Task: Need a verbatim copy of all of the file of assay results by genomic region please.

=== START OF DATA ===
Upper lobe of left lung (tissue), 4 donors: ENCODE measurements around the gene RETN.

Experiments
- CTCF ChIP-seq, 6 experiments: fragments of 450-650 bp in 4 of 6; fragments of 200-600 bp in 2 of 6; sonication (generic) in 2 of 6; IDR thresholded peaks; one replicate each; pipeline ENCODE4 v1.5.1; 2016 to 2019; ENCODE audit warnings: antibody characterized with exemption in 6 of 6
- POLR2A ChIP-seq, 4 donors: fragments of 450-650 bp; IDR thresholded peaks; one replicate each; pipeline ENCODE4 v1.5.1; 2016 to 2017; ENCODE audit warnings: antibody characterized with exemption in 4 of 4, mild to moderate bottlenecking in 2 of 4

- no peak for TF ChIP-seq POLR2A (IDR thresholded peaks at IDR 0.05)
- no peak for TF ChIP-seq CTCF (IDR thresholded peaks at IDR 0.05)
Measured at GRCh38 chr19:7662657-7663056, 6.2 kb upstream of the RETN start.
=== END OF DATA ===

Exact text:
Upper lobe of left lung (tissue), 4 donors: ENCODE measurements around the gene RETN.

Experiments
- CTCF ChIP-seq, 6 experiments: fragments of 450-650 bp in 4 of 6; fragments of 200-600 bp in 2 of 6; sonication (generic) in 2 of 6; IDR thresholded peaks; one replicate each; pipeline ENCODE4 v1.5.1; 2016 to 2019; ENCODE audit warnings: antibody characterized with exemption in 6 of 6
- POLR2A ChIP-seq, 4 donors: fragments of 450-650 bp; IDR thresholded peaks; one replicate each; pipeline ENCODE4 v1.5.1; 2016 to 2017; ENCODE audit warnings: antibody characterized with exemption in 4 of 4, mild to moderate bottlenecking in 2 of 4

- no peak for TF ChIP-seq POLR2A (IDR thresholded peaks at IDR 0.05)
- no peak for TF ChIP-seq CTCF (IDR thresholded peaks at IDR 0.05)
Measured at GRCh38 chr19:7662657-7663056, 6.2 kb upstream of the RETN start.